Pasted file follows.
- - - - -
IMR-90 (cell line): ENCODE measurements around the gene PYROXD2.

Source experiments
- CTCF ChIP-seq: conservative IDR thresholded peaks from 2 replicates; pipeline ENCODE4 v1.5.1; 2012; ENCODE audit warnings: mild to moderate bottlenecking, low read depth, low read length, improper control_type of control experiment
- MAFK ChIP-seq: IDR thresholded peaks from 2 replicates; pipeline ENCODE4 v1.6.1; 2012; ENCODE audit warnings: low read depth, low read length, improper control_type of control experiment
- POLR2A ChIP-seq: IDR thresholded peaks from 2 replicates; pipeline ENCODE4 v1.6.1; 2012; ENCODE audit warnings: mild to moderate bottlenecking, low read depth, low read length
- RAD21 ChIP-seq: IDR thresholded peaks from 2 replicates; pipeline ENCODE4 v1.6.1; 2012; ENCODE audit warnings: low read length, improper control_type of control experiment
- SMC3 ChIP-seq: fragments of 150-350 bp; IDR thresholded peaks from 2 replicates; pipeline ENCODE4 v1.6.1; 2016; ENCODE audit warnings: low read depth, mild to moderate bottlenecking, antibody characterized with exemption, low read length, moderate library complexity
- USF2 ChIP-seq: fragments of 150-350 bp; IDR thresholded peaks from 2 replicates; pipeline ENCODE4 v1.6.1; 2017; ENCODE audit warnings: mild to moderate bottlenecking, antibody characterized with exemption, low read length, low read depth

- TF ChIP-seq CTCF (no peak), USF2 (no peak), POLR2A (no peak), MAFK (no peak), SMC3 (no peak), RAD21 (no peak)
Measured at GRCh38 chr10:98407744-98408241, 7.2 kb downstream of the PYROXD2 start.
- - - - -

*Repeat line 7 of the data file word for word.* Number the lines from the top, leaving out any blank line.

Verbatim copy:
- SMC3 ChIP-seq: fragments of 150-350 bp; IDR thresholded peaks from 2 replicates; pipeline ENCODE4 v1.6.1; 2016; ENCODE audit warnings: low read depth, mild to moderate bottlenecking, antibody characterized with exemption, low read length, moderate library complexity